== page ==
There are numerous hypotheses relating to the molecular mechanisms responsible for the increase in the risk of development of a goitre and nodules in selenium-deficient patients and they mainly concern GPX abnormalities.

Selenium and thyroid cancer

It is difficult to formally establish a link between selenium and thyroid cancer based on current data. The ‘Janus Serum Bank’ Norwegian study demonstrated a reverse correlation between the incidence of thyroid carcinomas and plasma selenium concentrations.[41] Moreover, tissue concentrations were lowest in patients presenting with cancer.[42] Thus, the decrease in plasma or thyroid selenium concentrations appears to lead to defence mechanism and cell protection changes, particularly in the presence of activating mutations of the RAS oncogene, mutations which appear to be the cause of the increased production of reactive oxygen species.[43]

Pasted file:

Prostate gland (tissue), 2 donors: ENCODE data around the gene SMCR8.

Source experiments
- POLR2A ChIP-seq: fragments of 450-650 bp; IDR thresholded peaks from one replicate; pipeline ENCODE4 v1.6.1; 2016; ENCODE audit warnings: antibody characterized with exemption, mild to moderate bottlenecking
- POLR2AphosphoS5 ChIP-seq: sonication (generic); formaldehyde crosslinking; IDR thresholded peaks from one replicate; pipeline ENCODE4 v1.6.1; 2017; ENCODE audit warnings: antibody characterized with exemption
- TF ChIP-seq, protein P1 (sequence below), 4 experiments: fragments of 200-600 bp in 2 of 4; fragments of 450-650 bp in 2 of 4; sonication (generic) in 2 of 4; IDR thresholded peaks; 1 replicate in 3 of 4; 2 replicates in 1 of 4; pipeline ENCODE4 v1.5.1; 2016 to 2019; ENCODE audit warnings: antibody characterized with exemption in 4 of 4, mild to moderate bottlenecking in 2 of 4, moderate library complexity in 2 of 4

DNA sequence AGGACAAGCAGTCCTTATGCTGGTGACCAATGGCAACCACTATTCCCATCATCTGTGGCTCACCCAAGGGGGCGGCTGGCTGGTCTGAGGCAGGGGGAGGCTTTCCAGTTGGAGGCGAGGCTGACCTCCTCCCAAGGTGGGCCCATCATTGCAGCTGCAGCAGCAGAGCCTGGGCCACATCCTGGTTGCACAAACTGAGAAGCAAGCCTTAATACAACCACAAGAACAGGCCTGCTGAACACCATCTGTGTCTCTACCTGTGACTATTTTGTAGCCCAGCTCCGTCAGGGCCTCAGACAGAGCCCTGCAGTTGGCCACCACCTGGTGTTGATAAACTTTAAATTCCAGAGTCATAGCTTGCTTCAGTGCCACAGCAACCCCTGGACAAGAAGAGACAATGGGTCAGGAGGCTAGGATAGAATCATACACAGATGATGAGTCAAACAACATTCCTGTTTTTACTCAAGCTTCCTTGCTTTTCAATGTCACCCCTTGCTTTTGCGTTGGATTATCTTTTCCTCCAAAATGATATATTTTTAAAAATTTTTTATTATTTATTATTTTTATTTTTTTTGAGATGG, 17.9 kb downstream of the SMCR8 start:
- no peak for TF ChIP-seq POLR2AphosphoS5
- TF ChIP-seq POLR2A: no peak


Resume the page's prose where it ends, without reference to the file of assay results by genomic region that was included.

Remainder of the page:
Selenium and autoimmune thyroid diseases

Chronic lymphocytic thyroiditis

Chronic lymphocytic thyroiditis (CLT) is the most commonly observed autoimmune thyroid disease in cases where iodine supply is sufficient. Genetic predisposition or certain environmental factors including selenium deficits appear to be implicated in the pathogenesis of the disease.[44, 45] Between 2002 and 2007, six prospective studies carried out in countries where selenium supply was lower than the normal limit assessed the effects of systematic selenium supplementation in patients with CLT.[46] In all studies, patients received levothyroxine substitution therapy so their TSH levels were within normal limits. Selenium was administered as selenomethionine or as sodium selenite at the dose of 200 μg/day for 3–12 months.